55 Criminal Justice Leaders Sign Brief Urging Court to Strike Down Indiana Civil Asset Forfeiture System 

By Praniti Gulyani 

CHICAGO, IL – It’s unfair that “Indiana’s civil asset forfeiture system allows for the appointment of private attorneys to prosecute civil asset forfeiture cases for which they are paid on a contingency-fee basis,” according to criminal justice leaders in an amicus brief here before the U.S. Court of Appeals for the Seventh Circuit.

Recognizing the unfairness of the system, and how it is a direct threat to public safety, the press release announced that “a group of 55 criminal justice leaders from around the nation filed an amicus brief calling on the U.S. Court of Appeals for the Seventh Circuit to strike down this system.”

According to the press release, the civil asset forfeiture system results in “attorneys making more money for themselves the more they confiscate from others, thus creating a serious conflict of interest underlying every decision they make.”

The statement charges “Indiana is the only state to adopt such a statutory scheme.”

Outlining the long term risks that the civil asset forfeiture system poses, the brief states,

“Allowing private individuals who have profit-seeking motives to conduct asset forfeiture investigations will undoubtedly result in reduced faith in the legal system and, thus, less cooperation and decreased public safety.”

Demonstrating how the opposition to the civil asset forfeiture system garnered immense support, the statement explains the signatories on the brief who oppose the civil asset forfeiture system include “current and former elected prosecutors and law enforcement leaders; and former Attorneys General, U.S. Attorneys, and other U.S. Department of Justice officials.”

The signatories argued that “this highly problematic delegation of authority undermines the fairness and integrity of the criminal legal system.”

Marion County (Indianapolis) Prosecutor Ryan Mears stated, “Public trust is the essential currency that law enforcement authorities need to get buy-in and engagement from our communities. Indiana’s civil asset forfeiture structure erodes trust in the legitimacy of our state’s justice system and thereby threatens our ability to promote public safety and well-being for everyone.”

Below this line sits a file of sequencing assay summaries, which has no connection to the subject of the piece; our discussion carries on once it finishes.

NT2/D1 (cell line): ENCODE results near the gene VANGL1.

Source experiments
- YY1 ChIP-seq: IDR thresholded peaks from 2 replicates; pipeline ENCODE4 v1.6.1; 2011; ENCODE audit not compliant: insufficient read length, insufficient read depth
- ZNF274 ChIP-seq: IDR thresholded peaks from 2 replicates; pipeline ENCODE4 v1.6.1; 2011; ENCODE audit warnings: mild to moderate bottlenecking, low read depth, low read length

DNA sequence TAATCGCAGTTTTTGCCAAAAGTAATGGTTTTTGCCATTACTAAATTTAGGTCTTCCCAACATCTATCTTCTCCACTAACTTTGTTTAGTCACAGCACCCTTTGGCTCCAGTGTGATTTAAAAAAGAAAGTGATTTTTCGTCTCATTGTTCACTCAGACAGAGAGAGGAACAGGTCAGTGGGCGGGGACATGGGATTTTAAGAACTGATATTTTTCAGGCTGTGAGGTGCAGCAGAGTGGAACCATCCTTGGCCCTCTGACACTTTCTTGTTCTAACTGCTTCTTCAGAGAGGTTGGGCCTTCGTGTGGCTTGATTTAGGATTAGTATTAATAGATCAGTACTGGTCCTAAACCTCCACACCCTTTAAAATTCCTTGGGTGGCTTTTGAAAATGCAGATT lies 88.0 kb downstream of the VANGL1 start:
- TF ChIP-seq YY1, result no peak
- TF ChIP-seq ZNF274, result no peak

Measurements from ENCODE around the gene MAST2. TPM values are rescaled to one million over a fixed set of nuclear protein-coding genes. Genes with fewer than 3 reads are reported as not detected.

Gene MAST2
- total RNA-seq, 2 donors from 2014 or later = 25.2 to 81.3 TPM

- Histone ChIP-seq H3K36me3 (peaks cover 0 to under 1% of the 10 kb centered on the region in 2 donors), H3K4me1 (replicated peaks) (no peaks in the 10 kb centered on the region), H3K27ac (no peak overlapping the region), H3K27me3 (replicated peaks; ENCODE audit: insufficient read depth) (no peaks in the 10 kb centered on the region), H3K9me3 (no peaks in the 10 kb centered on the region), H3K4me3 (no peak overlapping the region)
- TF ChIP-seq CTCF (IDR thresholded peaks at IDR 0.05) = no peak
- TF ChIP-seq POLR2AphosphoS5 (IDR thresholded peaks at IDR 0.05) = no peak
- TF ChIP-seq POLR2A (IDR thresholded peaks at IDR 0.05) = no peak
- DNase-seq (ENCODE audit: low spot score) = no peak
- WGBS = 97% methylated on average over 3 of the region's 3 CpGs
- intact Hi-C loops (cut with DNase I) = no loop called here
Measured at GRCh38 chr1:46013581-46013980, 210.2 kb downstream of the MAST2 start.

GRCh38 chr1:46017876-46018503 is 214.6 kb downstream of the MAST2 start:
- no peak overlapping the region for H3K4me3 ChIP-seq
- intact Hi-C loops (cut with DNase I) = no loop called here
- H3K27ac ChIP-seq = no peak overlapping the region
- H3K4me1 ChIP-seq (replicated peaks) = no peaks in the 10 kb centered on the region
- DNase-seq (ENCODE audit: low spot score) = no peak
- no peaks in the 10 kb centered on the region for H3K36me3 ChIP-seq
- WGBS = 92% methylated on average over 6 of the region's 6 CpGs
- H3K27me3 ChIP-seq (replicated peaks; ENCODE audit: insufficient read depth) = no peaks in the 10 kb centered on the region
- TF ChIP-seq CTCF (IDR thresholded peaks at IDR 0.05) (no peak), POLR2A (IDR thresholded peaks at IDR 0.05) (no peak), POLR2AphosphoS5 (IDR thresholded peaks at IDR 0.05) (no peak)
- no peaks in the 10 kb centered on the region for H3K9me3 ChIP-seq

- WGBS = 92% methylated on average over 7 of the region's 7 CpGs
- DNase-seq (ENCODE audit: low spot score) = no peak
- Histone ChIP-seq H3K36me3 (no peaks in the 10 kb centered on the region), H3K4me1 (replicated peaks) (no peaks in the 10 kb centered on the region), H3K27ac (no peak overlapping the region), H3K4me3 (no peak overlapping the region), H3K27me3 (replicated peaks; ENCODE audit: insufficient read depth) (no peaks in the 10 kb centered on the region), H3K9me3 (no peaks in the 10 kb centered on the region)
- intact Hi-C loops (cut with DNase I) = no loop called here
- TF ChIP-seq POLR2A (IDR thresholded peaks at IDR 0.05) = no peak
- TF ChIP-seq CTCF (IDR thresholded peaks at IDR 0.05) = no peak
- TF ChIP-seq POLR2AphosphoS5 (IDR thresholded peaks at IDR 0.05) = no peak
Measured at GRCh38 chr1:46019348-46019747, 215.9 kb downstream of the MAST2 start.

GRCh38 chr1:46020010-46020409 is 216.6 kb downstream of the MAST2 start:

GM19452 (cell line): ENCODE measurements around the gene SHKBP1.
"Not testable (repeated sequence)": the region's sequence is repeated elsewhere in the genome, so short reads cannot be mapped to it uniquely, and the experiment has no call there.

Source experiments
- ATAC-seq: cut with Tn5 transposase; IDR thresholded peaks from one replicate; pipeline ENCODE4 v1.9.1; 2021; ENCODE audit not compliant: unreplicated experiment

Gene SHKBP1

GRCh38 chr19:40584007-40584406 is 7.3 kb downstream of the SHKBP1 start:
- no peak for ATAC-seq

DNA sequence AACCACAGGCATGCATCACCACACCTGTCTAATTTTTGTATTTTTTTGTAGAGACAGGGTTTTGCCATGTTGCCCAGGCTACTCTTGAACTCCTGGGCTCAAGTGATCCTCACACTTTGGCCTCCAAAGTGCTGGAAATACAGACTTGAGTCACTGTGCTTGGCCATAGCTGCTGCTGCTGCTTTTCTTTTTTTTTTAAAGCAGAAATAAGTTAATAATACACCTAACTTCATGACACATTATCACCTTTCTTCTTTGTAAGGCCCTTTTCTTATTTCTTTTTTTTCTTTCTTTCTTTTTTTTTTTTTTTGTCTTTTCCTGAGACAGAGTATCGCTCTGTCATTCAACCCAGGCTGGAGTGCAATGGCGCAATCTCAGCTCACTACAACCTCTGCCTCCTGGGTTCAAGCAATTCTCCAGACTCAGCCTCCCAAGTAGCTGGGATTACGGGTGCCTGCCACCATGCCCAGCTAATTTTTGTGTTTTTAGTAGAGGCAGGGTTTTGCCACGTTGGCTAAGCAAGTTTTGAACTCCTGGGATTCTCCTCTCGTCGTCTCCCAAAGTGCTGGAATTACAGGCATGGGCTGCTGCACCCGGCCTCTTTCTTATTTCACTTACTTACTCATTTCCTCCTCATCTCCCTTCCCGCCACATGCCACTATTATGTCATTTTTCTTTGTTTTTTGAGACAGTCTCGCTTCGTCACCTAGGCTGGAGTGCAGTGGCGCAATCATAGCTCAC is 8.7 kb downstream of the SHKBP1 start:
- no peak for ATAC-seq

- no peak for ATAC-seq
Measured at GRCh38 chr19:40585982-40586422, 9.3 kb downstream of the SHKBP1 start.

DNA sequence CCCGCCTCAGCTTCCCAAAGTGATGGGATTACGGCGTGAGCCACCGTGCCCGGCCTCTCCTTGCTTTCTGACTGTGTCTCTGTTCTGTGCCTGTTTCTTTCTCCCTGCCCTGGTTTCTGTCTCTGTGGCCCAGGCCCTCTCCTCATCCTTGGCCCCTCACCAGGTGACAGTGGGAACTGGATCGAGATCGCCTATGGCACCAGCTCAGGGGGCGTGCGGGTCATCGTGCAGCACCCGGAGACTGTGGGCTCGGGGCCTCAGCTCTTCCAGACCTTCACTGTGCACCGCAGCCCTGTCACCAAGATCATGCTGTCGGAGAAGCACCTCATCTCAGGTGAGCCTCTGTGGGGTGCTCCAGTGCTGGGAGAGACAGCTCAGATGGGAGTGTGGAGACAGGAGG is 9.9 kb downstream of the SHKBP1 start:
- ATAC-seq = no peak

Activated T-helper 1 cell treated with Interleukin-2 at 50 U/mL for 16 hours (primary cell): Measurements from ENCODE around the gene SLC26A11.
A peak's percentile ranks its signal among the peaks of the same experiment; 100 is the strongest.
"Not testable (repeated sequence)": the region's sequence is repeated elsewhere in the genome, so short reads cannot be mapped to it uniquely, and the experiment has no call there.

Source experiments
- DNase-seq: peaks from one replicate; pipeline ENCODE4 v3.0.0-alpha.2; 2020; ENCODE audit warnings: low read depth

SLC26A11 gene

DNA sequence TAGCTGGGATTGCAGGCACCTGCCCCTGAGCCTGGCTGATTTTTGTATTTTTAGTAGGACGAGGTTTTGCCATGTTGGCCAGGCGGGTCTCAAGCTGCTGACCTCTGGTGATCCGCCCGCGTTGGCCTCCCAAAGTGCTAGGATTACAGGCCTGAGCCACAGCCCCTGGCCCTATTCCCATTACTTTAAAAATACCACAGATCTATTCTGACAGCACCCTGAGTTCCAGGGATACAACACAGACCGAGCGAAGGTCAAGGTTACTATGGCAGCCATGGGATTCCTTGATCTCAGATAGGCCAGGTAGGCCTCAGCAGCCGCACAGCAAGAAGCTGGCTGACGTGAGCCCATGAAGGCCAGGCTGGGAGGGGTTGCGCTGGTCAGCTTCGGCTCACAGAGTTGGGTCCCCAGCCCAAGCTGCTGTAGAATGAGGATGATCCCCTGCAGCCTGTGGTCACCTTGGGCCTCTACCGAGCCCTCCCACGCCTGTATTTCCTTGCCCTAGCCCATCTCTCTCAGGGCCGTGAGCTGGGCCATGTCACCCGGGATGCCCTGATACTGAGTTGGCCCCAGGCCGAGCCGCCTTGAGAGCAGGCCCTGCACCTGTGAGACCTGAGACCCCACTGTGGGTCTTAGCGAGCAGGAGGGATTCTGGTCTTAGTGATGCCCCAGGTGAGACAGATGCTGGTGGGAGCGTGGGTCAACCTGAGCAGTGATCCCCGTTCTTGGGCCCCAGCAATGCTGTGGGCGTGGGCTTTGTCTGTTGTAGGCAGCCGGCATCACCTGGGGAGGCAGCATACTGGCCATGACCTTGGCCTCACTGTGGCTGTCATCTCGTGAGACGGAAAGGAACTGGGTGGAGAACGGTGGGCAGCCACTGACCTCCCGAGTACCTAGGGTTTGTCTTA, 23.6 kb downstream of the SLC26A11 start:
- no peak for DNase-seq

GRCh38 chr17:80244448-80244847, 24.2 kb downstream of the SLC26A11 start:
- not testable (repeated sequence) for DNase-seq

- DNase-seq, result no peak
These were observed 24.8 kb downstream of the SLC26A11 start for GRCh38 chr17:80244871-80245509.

Additionally, the organizer of the brief—Miriam Krinsky, the executive director of Fair and Just Prosecution and a former federal prosecutor—said, “When we allow private individuals to pursue quasi-criminal forfeiture actions based on their own financial gain, we create an atmosphere that is ripe for widespread exploitation and the appearance of conflict.”

Krinsky added, “Indiana’s civil asset forfeiture laws—unique to that state alone—raise serious conflict of interest concerns and thereby erode trust in the legal system. We should not outsource critical functions of our country’s justice system to unelected private individuals who are not accountable to their local community.”

About The Author

Praniti Gulyani is a second-year student at UC Berkeley majoring in English with minor(s) in Creative Writing and Journalism. During her time at The Davis Vanguard as a Court Watch Intern and Opinion(s) Columnist for her weekly column, ‘The Student Vanguard' within the organization, she hopes to create content that brings the attention of the general reader to everyday injustice issues that need to be addressed immediately. After college, she hopes to work as a writer or a columnist in a newspaper or magazine, using the skills that she gains during her time at The Davis Vanguard to reach a wider audience.

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